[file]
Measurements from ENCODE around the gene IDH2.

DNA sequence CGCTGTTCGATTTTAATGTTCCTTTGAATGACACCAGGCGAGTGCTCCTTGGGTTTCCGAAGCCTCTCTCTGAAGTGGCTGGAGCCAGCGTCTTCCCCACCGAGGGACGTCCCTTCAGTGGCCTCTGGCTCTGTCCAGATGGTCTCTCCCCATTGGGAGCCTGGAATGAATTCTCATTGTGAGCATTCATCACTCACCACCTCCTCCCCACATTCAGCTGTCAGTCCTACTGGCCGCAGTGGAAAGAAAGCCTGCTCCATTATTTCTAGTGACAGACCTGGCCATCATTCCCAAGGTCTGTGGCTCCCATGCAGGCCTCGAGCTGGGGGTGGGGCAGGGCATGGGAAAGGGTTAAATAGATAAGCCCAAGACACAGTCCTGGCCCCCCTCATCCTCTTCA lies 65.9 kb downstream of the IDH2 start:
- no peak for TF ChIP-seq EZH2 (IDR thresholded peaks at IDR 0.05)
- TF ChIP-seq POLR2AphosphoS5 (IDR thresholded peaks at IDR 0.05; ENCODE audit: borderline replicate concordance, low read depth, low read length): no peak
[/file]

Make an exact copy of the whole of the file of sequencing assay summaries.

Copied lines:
Measurements from ENCODE around the gene IDH2.

DNA sequence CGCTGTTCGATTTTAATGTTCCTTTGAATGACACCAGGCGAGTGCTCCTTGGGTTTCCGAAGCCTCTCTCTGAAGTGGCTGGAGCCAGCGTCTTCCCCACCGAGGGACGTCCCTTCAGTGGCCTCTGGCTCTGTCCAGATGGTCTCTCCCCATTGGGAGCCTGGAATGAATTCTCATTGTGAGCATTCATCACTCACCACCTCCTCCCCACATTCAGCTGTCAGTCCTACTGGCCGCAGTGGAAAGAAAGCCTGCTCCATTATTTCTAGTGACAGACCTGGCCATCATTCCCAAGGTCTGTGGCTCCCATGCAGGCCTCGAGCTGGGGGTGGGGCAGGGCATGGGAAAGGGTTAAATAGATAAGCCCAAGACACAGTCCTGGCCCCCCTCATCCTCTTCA lies 65.9 kb downstream of the IDH2 start:
- no peak for TF ChIP-seq EZH2 (IDR thresholded peaks at IDR 0.05)
- TF ChIP-seq POLR2AphosphoS5 (IDR thresholded peaks at IDR 0.05; ENCODE audit: borderline replicate concordance, low read depth, low read length): no peak